Carnegie Mellon University is a place where the future is imagined and re-designed constantly. Roads with self-driving cars, rooms powered by super sensors, and computing directly on your skin are just a few version of the future conceived of by Carnegie Mellon minds. While the future of computing continues to expand, Associate Professor Jeffrey Bigham is working to ensure that the future we create is accessible for all people, not just those who can see or hear or interact with devices in a certain way.
3D printing has been quietly moving towards a radical revolution over the past several years. While it has already exceeded 5.1 billion, its growth has been relatively slow, and not as disruptive as some might have envisioned. Instead, 3D printing has been advancing to its quiet revolution through applications like medical technology and industrial manufacturing.
In any given day, how many actions or activities do you complete without pausing to think? Whether it's remembering each step to make a cup of coffee or remembering each turn on your daily commute, successfully navigating our daily routines is an accomplishment we often don't think twice about. That is, until these steps become harder to remember.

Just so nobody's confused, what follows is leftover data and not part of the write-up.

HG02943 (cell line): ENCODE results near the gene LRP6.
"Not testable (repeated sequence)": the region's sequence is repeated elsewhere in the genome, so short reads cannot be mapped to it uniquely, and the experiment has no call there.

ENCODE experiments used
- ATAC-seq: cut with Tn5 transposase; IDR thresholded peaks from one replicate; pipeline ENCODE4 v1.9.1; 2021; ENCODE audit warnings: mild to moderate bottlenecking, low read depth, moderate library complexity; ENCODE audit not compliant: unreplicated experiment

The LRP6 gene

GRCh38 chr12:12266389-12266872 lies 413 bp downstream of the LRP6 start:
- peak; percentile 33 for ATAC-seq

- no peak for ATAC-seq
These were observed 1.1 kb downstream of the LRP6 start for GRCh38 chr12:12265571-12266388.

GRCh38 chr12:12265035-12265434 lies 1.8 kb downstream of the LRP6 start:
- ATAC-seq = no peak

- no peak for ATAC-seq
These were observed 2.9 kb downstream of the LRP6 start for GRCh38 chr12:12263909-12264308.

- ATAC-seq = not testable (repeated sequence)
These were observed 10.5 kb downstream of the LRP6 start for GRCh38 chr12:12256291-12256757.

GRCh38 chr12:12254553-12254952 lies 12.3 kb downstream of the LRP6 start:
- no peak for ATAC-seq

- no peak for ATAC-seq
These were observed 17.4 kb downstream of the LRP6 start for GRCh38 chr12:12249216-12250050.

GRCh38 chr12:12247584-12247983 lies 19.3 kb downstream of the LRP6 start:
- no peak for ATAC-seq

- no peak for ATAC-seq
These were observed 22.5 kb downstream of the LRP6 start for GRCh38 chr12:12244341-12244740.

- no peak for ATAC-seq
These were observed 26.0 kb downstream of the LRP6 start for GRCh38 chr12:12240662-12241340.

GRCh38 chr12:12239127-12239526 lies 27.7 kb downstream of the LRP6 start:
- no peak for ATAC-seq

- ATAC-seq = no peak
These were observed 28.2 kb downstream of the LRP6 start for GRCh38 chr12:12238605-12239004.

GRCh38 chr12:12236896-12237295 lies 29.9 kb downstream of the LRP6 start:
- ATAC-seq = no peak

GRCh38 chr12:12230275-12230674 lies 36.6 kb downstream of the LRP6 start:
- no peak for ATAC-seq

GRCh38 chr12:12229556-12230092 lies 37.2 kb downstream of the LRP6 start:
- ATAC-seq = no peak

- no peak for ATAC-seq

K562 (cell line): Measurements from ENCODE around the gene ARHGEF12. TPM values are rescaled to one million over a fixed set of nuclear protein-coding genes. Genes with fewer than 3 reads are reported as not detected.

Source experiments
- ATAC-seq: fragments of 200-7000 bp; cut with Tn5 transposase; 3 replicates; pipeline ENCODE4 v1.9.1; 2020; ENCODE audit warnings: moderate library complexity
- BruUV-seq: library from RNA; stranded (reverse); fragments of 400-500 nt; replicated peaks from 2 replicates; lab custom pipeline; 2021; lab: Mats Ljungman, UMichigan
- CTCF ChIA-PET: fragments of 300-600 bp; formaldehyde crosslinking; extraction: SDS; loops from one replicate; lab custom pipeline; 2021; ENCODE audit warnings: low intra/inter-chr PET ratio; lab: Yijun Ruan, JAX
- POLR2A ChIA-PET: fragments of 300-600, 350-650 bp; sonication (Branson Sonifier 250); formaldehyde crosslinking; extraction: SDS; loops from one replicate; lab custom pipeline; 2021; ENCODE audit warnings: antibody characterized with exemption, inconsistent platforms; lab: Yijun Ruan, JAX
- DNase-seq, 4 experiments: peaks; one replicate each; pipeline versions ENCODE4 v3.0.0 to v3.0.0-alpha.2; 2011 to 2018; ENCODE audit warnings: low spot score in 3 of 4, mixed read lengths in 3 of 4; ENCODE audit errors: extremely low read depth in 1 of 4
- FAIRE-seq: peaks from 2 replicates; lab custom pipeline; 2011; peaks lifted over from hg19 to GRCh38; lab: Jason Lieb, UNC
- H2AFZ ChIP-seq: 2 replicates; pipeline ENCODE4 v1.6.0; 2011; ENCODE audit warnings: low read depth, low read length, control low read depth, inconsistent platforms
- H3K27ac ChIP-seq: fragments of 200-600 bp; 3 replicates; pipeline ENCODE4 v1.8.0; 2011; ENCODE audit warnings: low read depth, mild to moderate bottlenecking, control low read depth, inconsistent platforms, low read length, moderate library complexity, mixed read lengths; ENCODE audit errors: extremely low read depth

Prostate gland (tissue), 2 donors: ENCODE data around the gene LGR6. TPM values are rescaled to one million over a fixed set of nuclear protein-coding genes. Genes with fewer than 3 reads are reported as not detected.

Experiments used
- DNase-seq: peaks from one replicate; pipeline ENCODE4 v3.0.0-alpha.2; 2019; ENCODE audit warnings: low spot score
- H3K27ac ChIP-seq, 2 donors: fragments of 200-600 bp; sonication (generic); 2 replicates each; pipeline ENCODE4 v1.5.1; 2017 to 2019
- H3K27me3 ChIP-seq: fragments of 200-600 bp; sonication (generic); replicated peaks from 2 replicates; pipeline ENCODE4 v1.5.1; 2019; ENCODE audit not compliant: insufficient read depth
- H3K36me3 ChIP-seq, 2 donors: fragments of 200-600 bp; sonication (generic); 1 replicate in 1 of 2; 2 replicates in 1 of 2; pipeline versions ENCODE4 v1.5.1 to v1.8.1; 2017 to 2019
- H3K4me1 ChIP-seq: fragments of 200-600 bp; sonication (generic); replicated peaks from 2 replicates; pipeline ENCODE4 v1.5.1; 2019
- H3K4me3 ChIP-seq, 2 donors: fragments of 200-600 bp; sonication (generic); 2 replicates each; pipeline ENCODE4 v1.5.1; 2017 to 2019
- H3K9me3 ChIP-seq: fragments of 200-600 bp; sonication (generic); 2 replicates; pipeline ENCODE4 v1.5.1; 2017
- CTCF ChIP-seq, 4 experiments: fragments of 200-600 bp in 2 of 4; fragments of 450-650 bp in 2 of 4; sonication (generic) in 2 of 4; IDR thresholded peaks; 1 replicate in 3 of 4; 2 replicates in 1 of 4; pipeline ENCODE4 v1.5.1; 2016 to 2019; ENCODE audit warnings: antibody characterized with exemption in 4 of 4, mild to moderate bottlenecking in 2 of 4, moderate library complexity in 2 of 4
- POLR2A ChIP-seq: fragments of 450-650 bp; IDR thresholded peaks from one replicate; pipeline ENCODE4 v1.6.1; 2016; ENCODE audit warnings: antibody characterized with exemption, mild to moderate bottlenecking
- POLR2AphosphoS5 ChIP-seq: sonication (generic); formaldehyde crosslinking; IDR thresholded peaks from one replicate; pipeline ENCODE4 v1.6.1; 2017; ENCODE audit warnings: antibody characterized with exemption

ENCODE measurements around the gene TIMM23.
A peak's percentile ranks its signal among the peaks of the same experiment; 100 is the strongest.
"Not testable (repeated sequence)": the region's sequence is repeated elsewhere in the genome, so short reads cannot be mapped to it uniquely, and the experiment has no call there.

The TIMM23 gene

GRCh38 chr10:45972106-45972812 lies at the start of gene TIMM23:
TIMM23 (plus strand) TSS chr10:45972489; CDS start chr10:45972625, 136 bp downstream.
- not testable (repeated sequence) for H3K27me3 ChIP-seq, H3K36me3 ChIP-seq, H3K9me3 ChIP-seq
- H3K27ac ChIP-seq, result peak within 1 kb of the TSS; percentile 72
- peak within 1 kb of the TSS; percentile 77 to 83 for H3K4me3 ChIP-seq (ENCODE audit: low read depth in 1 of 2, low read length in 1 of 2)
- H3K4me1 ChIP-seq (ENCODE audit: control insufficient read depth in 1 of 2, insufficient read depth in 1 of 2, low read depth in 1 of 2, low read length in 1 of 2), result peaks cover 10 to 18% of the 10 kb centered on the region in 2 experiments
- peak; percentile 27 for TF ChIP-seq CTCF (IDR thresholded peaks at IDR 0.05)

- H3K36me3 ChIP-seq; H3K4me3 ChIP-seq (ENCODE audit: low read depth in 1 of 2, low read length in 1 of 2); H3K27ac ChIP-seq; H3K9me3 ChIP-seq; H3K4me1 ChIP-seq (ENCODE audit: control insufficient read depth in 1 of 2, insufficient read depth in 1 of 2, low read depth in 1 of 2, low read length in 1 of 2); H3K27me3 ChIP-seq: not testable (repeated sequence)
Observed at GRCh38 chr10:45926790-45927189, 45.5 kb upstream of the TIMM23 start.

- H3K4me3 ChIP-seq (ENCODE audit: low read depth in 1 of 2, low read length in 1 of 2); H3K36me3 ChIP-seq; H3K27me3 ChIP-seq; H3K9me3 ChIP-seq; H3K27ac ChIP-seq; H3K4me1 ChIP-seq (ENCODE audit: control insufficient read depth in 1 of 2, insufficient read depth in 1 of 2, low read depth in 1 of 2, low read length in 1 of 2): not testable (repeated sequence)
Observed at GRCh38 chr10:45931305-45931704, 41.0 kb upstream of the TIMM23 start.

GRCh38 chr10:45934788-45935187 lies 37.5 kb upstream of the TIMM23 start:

"Too often, people with disabilities have to adapt themselves to the ‘ability assumptions’ of their computing systems, but I wanted to reverse that burden by expecting more from our interactive computing systems," said Jacob O. Wobbrock, an associate professor at the University of Washington.
The Human-Computer Interaction Institute had a strong presence at the 14th International Web for All (W4A) conference in Perth, Australia, where researchers accepted both the Best Technical Paper award and won the Accessibility Challenge.
Human-Computer Interaction Institute Ph.D. student Cole Gleason will be receiving the 2017 NSF Graduate Research Fellowship (GRF) for his research applying computer science to increasing accessibility. Each year, the GRF program recognizes outstanding graduate students in science, technology, engineering and mathematics fields. Gleason is one these exemplary students, and is one of eight Carnegie Mellon University graduate students to receive the NSF fellowship this year.